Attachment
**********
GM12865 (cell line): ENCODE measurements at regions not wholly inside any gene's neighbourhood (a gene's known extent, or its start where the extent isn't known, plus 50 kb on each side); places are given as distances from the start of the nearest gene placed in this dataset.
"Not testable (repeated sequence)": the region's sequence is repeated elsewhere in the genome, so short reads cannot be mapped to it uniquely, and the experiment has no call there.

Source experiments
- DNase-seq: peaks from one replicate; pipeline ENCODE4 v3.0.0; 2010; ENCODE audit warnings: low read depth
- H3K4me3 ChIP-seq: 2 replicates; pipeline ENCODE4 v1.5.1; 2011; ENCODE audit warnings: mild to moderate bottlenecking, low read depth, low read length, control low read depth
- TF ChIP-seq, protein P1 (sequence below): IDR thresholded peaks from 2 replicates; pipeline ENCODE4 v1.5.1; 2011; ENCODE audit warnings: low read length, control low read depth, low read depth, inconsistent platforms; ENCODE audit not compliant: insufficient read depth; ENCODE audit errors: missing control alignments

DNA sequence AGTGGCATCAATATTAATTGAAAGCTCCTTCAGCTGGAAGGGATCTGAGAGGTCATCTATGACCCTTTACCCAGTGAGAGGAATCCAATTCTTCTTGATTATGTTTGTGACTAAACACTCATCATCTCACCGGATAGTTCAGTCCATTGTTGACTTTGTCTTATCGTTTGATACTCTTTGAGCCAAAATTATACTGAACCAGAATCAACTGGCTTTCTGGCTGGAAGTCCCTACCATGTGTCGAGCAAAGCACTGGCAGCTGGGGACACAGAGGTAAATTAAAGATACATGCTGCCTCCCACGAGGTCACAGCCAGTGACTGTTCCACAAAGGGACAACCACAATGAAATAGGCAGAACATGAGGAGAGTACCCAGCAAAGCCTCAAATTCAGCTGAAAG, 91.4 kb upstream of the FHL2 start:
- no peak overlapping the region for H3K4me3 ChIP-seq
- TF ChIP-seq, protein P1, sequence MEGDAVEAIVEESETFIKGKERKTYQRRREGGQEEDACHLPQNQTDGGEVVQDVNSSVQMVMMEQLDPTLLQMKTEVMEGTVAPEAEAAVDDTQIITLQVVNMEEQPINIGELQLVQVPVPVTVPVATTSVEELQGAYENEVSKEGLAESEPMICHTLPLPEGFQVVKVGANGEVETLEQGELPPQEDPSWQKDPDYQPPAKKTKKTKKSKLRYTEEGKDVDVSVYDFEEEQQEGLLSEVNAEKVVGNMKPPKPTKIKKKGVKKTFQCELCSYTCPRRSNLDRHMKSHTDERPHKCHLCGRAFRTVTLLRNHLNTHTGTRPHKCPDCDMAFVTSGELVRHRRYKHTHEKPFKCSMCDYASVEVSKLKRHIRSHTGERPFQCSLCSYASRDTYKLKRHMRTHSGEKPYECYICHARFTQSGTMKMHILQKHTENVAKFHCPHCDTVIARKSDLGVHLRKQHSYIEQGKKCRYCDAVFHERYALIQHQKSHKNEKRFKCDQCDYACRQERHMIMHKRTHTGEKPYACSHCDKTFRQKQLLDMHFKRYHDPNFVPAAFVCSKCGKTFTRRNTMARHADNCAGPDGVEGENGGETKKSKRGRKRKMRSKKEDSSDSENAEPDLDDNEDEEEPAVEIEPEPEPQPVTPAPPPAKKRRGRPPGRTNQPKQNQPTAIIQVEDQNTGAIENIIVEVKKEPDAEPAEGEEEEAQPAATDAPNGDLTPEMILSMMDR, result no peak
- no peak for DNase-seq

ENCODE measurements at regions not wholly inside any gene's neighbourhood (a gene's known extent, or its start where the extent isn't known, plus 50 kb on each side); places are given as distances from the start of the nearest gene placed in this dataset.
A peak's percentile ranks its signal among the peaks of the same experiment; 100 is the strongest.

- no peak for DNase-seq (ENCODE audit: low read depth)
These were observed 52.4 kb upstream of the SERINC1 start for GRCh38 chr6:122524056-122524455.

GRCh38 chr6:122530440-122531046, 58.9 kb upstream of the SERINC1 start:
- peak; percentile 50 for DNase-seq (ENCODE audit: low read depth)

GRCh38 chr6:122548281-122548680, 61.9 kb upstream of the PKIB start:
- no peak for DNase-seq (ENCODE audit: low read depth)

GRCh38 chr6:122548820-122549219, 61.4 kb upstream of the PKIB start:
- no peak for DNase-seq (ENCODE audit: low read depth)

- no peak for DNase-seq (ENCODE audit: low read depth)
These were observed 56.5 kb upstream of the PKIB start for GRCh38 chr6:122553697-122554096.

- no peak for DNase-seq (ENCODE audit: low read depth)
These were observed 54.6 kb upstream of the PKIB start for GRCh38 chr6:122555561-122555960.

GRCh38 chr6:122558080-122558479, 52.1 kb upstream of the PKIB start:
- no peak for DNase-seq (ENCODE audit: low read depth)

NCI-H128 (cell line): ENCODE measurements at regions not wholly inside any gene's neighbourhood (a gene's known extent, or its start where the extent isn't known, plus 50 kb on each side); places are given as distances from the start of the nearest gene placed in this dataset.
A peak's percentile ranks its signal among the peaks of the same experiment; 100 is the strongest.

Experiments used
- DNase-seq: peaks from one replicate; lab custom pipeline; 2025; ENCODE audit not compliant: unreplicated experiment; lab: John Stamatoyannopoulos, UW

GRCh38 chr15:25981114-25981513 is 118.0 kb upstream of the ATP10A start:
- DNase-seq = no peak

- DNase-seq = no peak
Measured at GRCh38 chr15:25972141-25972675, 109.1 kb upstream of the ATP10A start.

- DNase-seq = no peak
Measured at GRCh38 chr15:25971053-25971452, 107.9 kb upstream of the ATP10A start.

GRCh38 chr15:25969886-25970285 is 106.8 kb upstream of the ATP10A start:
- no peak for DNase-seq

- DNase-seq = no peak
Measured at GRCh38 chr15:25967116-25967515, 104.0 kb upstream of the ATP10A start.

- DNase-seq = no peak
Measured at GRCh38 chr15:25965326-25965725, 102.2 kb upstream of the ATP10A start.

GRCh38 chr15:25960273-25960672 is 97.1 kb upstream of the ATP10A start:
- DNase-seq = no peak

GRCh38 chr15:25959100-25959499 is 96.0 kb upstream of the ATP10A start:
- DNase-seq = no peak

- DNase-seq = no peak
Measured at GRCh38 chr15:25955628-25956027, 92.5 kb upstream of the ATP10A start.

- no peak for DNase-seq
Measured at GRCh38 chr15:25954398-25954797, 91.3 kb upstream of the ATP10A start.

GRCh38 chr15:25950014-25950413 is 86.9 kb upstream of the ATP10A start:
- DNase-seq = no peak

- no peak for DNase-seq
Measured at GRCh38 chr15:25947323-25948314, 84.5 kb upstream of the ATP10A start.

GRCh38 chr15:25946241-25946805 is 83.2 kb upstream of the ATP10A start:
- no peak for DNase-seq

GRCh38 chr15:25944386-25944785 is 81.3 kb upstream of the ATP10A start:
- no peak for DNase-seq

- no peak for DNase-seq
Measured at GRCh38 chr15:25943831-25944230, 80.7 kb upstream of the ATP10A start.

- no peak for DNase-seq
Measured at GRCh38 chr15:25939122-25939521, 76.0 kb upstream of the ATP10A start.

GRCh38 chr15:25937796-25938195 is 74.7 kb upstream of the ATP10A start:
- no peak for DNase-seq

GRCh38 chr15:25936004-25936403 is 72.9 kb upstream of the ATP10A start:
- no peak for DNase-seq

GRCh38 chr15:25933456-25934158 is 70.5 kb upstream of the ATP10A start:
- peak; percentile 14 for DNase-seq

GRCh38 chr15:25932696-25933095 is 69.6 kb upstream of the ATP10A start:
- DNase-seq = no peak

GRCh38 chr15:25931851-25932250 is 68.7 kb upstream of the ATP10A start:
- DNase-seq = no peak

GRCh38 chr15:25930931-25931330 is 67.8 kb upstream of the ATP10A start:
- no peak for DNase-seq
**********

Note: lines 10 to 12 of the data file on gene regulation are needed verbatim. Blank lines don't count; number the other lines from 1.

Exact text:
- no peak for DNase-seq

ENCODE measurements at regions not wholly inside any gene's neighbourhood (a gene's known extent, or its start where the extent isn't known, plus 50 kb on each side); places are given as distances from the start of the nearest gene placed in this dataset.
A peak's percentile ranks its signal among the peaks of the same experiment; 100 is the strongest.